21 February 2012

You probably have a parasocial relationship in your life. If you've grown up around television or literature it's a safe bet that you'll have encountered this concept, even if you didn't know what it was called.

Essentially it's a one-sided social interaction. Do you miss a TV series you used to watch? That's a parasocial relationship. You were never directly involved in the lives of the characters and they were not aware of you observing them yet you developed an attachment to them.

I feel that about various TV shows and find it somewhat disturbing. I do not tend to sit around the housing watching TV, however I have seen a frankly outrageous amount of content. Every Simpsons episode ever broadcast, for example (~500 at the time of writing). That's a lot of time watching characters and their lives and has affected my brain somewhat. I find watching The Simpsons to have a calming effect on me - the characters are familiar and positive (as in my perceived relationship with them) and it puts me at ease.

Similarly watching old episodes of Scrubs is a little sad, even though the plotlines pretty much resolved themselves. I watched the characters mature and grow over the course of nine series (I did not watch them year by year, but it was over the course of a few years). Now that their adventures are over there's somewhat of a gap in my life left by them. It's a bit odd and I'm not sure whether I am comfortable with the concept.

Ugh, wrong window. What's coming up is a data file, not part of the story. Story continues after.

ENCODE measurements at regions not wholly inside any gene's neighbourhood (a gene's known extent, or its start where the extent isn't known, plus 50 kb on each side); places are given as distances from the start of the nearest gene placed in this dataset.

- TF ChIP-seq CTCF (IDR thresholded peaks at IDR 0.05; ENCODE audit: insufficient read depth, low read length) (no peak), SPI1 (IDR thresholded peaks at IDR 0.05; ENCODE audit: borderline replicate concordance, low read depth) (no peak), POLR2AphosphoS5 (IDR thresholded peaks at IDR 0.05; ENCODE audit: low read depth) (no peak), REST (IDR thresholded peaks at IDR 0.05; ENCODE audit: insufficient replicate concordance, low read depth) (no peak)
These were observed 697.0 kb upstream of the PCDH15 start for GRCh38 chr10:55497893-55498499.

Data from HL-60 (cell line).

I suppose it's a similar phenomenon that drives people to be "supporters" of team sports clubs, although there are a great many other elements at play there.

Given the current issues I'm having with a few close friends at the moment it seems both natural and stupid to turn to these parasocial relationships for comfort. I'm doing my best to ensure that I do not turn to them exclusively as I feel that would be extremely unhealthy. It does make me wonder how many people inevitably do though...

I finished playing Psychonauts last night, having recently bought it in a Steam sale for half a pittance. Aside from a couple of frustrating moments (mostly in the final "level") it was a very fun experience.

The writing was excellent, the characters funny (particularly the shadowy G-men inside Boyd's head), and in the gameplay was mostly satisfying.

That's not what I'm writing about though. Whilst playing I noticed that the game, despite being released in 2005 has Steam achievements. I also notice that it had no problem supporting my native resolution (1920x1080). In a modern game that'd be to be expected but back then it was unheard of to have a monitor like that.

From what I've read though the game was distributed by a company for a number of years (I want to say Majesco?) but then the distribution agreement expired and those rights reverted back to Double Fine. So what did they do?

Well they fixed a load of issues, integrated it with Steam, added cloud support, achievements, and modern resolutions (I'm guessing on the last one) and re-released it. There's also a nifty iOS app with some artist/director commentary on some of the game's art assets.

I wonder if we'll see a bit more of this sort of thing given the way modern gaming has become established. I doubt it because I'm feeling cynical but there's certainly the possibility.

My only complaint is the inability to return to the map hub after the suitably named "Point of No Return". I wanted to finish things up and then return to sort stuff out. Alas it was not to be and I'm not willing to go that far back.